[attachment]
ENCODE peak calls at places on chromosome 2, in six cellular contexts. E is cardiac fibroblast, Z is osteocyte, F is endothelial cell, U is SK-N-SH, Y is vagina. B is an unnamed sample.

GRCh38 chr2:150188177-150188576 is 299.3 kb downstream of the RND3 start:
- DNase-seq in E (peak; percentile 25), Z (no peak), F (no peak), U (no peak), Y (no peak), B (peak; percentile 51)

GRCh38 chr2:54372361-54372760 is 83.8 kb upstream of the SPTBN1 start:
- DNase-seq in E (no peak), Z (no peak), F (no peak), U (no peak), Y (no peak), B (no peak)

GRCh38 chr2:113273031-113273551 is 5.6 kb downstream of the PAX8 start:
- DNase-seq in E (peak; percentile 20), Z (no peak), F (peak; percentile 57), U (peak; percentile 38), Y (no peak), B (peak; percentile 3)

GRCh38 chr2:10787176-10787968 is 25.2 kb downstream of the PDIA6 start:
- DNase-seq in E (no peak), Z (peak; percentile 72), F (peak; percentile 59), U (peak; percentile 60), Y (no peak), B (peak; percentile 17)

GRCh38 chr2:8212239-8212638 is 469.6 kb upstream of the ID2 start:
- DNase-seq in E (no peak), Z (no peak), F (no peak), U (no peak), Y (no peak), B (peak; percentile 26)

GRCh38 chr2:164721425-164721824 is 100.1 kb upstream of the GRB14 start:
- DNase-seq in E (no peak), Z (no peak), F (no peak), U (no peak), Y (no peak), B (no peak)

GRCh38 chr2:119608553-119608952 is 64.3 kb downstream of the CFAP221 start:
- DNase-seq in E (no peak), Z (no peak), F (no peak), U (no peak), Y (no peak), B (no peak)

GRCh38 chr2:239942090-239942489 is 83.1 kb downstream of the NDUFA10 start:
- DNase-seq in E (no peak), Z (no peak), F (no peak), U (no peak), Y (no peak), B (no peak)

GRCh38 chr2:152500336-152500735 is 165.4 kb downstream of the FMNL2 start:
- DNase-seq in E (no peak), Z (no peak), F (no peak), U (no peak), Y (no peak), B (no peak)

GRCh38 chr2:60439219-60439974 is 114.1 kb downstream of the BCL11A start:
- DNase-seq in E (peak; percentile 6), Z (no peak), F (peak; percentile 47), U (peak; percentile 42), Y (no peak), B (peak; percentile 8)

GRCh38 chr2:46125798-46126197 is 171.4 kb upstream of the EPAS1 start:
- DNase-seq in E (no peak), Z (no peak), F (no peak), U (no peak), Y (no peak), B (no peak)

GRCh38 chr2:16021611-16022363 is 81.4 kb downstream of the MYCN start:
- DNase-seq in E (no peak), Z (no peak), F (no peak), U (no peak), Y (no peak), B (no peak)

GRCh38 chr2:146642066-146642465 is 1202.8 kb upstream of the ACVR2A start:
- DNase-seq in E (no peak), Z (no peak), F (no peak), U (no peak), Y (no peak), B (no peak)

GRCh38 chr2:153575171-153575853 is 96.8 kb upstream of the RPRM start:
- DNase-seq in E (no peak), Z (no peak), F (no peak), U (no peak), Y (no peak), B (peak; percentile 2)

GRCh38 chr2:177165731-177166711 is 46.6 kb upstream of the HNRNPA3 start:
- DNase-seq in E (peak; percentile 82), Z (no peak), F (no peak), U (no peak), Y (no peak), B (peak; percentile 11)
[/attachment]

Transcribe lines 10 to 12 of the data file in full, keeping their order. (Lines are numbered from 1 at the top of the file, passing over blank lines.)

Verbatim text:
GRCh38 chr2:8212239-8212638 is 469.6 kb upstream of the ID2 start:
- DNase-seq in E (no peak), Z (no peak), F (no peak), U (no peak), Y (no peak), B (peak; percentile 26)

GRCh38 chr2:164721425-164721824 is 100.1 kb upstream of the GRB14 start: